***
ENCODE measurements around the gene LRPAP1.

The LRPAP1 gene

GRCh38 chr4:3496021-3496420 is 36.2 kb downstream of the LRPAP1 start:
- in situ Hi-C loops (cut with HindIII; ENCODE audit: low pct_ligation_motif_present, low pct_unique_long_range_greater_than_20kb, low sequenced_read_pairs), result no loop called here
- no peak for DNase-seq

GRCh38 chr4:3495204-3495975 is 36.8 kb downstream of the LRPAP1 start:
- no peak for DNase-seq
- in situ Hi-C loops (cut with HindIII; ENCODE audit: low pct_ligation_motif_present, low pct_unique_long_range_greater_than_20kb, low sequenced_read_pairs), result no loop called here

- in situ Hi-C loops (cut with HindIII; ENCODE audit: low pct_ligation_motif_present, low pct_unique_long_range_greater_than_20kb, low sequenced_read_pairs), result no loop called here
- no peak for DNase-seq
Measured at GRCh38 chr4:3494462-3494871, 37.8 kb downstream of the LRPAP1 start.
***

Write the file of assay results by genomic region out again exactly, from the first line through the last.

ENCODE measurements around the gene LRPAP1.

The LRPAP1 gene

GRCh38 chr4:3496021-3496420 is 36.2 kb downstream of the LRPAP1 start:
- in situ Hi-C loops (cut with HindIII; ENCODE audit: low pct_ligation_motif_present, low pct_unique_long_range_greater_than_20kb, low sequenced_read_pairs), result no loop called here
- no peak for DNase-seq

GRCh38 chr4:3495204-3495975 is 36.8 kb downstream of the LRPAP1 start:
- no peak for DNase-seq
- in situ Hi-C loops (cut with HindIII; ENCODE audit: low pct_ligation_motif_present, low pct_unique_long_range_greater_than_20kb, low sequenced_read_pairs), result no loop called here

- in situ Hi-C loops (cut with HindIII; ENCODE audit: low pct_ligation_motif_present, low pct_unique_long_range_greater_than_20kb, low sequenced_read_pairs), result no loop called here
- no peak for DNase-seq
Measured at GRCh38 chr4:3494462-3494871, 37.8 kb downstream of the LRPAP1 start.